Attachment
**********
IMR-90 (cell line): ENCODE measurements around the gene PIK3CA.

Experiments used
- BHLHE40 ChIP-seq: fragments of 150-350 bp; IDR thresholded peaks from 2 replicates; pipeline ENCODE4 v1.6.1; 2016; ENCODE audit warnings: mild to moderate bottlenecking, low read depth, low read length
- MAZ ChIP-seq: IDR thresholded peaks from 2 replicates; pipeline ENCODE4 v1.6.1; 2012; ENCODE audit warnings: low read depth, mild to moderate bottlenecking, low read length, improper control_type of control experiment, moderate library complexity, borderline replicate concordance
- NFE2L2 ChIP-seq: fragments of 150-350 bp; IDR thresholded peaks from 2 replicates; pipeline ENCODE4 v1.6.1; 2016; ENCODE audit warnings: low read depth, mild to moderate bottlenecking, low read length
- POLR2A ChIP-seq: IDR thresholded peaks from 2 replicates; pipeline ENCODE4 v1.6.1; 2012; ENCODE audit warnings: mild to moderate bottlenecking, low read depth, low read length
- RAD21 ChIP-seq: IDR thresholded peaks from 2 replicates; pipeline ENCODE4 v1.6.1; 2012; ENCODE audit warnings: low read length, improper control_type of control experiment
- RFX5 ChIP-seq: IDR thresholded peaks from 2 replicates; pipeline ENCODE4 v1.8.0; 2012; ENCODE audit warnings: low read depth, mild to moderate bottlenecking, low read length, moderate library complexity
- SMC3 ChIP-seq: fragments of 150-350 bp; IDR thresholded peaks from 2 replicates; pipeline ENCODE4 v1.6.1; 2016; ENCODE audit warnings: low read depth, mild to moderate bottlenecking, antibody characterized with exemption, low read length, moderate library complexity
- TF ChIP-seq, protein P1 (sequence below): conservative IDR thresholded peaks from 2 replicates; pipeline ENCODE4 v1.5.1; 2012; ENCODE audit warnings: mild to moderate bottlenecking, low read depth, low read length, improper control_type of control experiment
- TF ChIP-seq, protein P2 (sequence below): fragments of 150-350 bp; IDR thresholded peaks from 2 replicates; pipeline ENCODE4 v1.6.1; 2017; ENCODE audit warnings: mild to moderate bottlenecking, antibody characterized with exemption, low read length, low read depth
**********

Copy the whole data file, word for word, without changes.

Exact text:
IMR-90 (cell line): ENCODE measurements around the gene PIK3CA.

Experiments used
- BHLHE40 ChIP-seq: fragments of 150-350 bp; IDR thresholded peaks from 2 replicates; pipeline ENCODE4 v1.6.1; 2016; ENCODE audit warnings: mild to moderate bottlenecking, low read depth, low read length
- MAZ ChIP-seq: IDR thresholded peaks from 2 replicates; pipeline ENCODE4 v1.6.1; 2012; ENCODE audit warnings: low read depth, mild to moderate bottlenecking, low read length, improper control_type of control experiment, moderate library complexity, borderline replicate concordance
- NFE2L2 ChIP-seq: fragments of 150-350 bp; IDR thresholded peaks from 2 replicates; pipeline ENCODE4 v1.6.1; 2016; ENCODE audit warnings: low read depth, mild to moderate bottlenecking, low read length
- POLR2A ChIP-seq: IDR thresholded peaks from 2 replicates; pipeline ENCODE4 v1.6.1; 2012; ENCODE audit warnings: mild to moderate bottlenecking, low read depth, low read length
- RAD21 ChIP-seq: IDR thresholded peaks from 2 replicates; pipeline ENCODE4 v1.6.1; 2012; ENCODE audit warnings: low read length, improper control_type of control experiment
- RFX5 ChIP-seq: IDR thresholded peaks from 2 replicates; pipeline ENCODE4 v1.8.0; 2012; ENCODE audit warnings: low read depth, mild to moderate bottlenecking, low read length, moderate library complexity
- SMC3 ChIP-seq: fragments of 150-350 bp; IDR thresholded peaks from 2 replicates; pipeline ENCODE4 v1.6.1; 2016; ENCODE audit warnings: low read depth, mild to moderate bottlenecking, antibody characterized with exemption, low read length, moderate library complexity
- TF ChIP-seq, protein P1 (sequence below): conservative IDR thresholded peaks from 2 replicates; pipeline ENCODE4 v1.5.1; 2012; ENCODE audit warnings: mild to moderate bottlenecking, low read depth, low read length, improper control_type of control experiment
- TF ChIP-seq, protein P2 (sequence below): fragments of 150-350 bp; IDR thresholded peaks from 2 replicates; pipeline ENCODE4 v1.6.1; 2017; ENCODE audit warnings: mild to moderate bottlenecking, antibody characterized with exemption, low read length, low read depth